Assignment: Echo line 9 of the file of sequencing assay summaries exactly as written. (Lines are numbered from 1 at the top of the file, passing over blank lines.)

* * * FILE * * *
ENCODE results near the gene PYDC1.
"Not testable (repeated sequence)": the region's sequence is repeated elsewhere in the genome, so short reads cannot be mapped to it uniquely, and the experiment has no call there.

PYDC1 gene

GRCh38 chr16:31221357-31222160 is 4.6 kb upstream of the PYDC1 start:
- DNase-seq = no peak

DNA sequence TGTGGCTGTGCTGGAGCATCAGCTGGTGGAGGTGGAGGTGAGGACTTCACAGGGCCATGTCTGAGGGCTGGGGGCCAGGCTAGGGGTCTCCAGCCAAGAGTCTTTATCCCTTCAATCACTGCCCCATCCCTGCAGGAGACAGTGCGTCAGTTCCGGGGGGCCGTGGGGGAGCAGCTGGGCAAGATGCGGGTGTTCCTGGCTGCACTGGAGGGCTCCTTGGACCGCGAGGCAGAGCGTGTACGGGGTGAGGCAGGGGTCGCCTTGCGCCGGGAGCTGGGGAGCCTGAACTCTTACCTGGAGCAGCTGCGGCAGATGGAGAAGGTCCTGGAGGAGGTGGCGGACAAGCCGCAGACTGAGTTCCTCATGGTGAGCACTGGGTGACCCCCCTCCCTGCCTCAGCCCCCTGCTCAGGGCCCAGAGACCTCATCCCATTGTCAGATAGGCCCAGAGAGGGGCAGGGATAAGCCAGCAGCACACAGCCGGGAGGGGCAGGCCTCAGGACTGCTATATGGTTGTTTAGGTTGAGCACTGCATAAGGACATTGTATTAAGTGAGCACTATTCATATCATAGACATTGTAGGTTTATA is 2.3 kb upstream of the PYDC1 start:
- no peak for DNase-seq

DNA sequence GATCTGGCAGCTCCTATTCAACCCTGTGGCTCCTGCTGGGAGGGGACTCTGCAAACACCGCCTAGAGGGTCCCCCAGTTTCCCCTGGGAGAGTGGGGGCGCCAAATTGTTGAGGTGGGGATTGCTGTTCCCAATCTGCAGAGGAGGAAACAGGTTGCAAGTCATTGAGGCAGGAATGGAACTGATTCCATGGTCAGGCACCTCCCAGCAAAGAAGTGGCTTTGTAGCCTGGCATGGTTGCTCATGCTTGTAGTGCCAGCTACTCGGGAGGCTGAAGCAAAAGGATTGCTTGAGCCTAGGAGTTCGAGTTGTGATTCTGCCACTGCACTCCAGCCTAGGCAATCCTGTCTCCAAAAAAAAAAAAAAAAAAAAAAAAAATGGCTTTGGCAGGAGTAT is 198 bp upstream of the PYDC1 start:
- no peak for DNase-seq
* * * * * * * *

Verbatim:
- no peak for DNase-seq